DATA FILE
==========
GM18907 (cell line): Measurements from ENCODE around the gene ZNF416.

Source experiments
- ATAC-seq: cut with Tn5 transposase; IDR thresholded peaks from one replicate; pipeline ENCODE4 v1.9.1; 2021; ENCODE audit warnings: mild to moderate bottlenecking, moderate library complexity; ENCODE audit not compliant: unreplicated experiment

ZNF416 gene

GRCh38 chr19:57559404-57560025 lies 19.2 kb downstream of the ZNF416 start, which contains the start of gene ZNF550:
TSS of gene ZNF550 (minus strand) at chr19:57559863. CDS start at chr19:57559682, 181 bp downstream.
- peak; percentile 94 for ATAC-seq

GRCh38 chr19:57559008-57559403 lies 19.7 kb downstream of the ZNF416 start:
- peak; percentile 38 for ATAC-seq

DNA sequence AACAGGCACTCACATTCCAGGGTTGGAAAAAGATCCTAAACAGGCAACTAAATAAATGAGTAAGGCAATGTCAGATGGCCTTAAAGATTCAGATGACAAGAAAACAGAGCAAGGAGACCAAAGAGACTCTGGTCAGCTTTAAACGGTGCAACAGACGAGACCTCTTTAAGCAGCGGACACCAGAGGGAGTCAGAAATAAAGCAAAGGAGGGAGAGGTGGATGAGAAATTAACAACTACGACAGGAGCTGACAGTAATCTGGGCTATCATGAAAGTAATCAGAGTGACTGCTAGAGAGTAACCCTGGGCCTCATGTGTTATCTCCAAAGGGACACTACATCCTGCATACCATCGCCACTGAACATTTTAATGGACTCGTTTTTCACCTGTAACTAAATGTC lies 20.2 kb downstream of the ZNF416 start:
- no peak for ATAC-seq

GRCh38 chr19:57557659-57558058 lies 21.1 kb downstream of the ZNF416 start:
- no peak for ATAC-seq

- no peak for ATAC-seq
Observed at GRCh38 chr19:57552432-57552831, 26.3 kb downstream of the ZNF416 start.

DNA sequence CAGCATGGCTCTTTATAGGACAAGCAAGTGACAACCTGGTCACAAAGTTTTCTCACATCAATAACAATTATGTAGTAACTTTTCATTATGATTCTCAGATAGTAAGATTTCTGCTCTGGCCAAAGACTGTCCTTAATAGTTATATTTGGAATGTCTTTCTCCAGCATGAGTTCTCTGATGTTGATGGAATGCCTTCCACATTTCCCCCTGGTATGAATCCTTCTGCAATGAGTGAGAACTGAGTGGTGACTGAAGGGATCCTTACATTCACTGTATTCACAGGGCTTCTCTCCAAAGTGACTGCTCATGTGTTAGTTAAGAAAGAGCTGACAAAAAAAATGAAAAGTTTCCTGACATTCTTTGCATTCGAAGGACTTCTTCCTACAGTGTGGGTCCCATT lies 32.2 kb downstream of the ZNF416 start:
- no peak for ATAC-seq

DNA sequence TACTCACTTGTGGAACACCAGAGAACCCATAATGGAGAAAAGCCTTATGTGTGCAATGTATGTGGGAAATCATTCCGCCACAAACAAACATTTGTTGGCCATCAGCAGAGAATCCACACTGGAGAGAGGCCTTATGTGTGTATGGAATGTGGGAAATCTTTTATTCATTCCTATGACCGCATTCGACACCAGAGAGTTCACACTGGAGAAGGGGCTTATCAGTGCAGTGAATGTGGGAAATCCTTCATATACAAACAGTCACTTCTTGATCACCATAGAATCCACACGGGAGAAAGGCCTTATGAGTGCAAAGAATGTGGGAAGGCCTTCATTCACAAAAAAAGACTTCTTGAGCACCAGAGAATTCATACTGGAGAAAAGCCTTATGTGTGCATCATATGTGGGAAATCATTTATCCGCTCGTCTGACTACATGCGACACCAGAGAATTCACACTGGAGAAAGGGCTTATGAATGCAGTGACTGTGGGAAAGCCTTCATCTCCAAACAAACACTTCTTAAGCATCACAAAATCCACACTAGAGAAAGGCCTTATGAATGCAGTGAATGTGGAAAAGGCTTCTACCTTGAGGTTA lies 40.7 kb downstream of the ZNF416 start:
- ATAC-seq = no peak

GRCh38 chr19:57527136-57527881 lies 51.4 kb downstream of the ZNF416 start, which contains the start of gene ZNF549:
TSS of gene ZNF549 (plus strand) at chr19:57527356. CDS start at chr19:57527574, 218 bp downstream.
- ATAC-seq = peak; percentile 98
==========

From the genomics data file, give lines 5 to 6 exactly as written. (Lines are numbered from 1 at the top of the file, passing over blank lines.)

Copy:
GRCh38 chr19:57559404-57560025 lies 19.2 kb downstream of the ZNF416 start, which contains the start of gene ZNF550:
TSS of gene ZNF550 (minus strand) at chr19:57559863. CDS start at chr19:57559682, 181 bp downstream.